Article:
Jan Brogan’s second novel featuring reporter Hallie Ahern finds Hallie making a fresh start in the “small, crazy state” of Rhode Island, at the Providence Chronicle. She’s come down from the heights of the Boston Globe after blowing a big story and is in recovery from a substance abuse problem. Her apartment is crappy, her best friend is her twelve step partner, she owes money to her mother, and the super ambitious, intelligent Hallie hates her new job. In a typical female written mystery novel, this would be a set up for a Cinderella style change, where the heroine uses her guts and brains to pull herself out of her hole. It might include some other memorable or eccentric female friends and even a cat. Author Jan Brogan obviously doesn’t know these “rules” though, and she delivers a very “noir” novel with a heroine who makes so many wrong choices and decisions it’s hard to keep up.
The book opens with a bang – Hallie is in her corner convenience market buying a lottery scratch ticket – when the owner, Barry Mazursky, is gunned down while she’s in another part of the store. Hallie isn’t a witness but had not only been fond of Barry, but had also gotten a look at the other people in the store right before the shooting. When Hallie goes into work to write a first person account of what happened as well as a sentimental memorial piece about the Barry she felt she knew, both Barry’s secrets and Hallie’s life begin to unravel. Hallie, an addictive personality in general, had been addicted to calling in to a semi sleazy late night radio talk show; when the host of the talk show gives her a tip she follows up on it, citing him as her “confidential source”. Everything seems to go wrong after that. To research gambling, Hallie finds herself hooked; she trusts the wrong people and doesn’t trust the right ones; and worst of all her story has such a huge factual hole in it that it sends her back to spelling-bee duty and deeper into debt. She couldn’t be more depressed when she once again becomes a part of the story she was only wanting to report.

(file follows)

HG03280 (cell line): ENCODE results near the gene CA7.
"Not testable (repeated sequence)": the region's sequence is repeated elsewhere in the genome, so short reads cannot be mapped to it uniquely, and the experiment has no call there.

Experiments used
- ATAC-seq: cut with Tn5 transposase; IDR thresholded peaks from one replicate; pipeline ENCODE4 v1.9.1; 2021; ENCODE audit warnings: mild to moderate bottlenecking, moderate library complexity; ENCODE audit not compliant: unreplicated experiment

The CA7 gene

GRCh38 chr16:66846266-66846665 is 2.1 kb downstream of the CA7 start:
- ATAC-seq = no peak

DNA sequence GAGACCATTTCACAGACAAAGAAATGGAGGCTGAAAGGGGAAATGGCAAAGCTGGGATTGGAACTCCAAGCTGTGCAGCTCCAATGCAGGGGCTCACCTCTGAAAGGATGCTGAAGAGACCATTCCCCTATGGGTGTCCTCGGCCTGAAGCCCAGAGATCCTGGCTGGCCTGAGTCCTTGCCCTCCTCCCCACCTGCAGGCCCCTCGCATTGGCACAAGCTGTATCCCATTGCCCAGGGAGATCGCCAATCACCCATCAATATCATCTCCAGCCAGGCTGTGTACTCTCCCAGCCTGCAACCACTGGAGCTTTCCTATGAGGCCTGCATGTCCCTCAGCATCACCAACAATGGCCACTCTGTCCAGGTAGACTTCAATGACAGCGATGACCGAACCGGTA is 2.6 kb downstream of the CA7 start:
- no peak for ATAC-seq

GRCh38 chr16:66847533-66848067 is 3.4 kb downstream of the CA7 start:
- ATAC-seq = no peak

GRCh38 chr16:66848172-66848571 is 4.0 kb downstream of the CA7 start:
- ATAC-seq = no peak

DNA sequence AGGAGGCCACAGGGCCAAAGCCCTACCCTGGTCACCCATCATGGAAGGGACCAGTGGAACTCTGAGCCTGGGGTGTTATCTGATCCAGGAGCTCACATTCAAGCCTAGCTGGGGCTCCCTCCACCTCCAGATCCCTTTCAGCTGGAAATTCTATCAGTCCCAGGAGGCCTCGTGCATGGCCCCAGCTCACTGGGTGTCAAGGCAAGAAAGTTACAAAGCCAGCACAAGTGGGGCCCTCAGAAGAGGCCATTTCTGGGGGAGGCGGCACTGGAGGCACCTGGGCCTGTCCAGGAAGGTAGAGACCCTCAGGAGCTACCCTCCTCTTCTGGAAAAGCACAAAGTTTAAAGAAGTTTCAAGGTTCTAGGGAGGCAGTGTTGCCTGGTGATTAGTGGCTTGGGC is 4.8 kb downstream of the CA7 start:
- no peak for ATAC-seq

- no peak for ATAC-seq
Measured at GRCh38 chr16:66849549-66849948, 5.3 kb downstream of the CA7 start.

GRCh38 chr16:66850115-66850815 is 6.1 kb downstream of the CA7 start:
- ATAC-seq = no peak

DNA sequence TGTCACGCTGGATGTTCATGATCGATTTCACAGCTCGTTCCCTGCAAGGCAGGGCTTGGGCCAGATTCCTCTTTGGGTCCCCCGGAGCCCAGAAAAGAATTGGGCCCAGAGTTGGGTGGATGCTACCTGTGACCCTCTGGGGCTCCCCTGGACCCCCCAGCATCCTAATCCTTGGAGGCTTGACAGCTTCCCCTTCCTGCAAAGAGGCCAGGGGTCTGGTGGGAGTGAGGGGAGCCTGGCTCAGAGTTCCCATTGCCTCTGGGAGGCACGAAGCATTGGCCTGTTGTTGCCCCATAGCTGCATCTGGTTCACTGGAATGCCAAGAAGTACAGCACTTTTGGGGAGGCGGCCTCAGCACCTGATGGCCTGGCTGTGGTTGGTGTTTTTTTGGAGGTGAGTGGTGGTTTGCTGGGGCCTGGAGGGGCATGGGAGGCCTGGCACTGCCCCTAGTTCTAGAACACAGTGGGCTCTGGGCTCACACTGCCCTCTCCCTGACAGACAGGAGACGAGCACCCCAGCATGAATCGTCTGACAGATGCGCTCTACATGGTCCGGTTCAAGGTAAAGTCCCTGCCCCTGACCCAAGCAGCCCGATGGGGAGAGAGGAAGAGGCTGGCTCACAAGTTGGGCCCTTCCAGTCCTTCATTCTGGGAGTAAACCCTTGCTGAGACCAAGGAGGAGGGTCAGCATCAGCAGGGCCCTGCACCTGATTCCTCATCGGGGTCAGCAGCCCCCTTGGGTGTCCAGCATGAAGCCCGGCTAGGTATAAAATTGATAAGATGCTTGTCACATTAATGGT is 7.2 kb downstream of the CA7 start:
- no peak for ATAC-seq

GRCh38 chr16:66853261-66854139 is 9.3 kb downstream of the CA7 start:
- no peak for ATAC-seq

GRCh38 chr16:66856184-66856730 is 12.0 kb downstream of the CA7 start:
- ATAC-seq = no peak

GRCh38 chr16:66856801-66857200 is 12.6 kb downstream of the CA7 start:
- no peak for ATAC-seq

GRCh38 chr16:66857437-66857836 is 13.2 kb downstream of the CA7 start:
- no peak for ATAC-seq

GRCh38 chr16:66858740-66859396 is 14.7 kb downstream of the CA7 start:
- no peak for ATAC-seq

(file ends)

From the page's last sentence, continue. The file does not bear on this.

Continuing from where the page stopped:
Hallie’s ambition frequently gets in her way, but it also makes her a believable, if not always likable, character. This is a smart book with several twists and a really compelling ending that had me turning pages pretty quickly. The details of the reporters’ life are very well done (and Brogan is herself a reporter) as are the details of life in Providence. She gives the city a personality that would do regional masters like Estleman or Lippman proud. With that as a caveat, I found myself sometimes distracted by the details and wanted more for Hallie personally, but that just proves that Brogan’s a good writer: Hallie reads like a real person, and you end up wanting to know more about her. This is a distinctive and dark book, maybe not for the squeamish (Brogan can be a bit ruthless), but very well done and deserving of a closer look.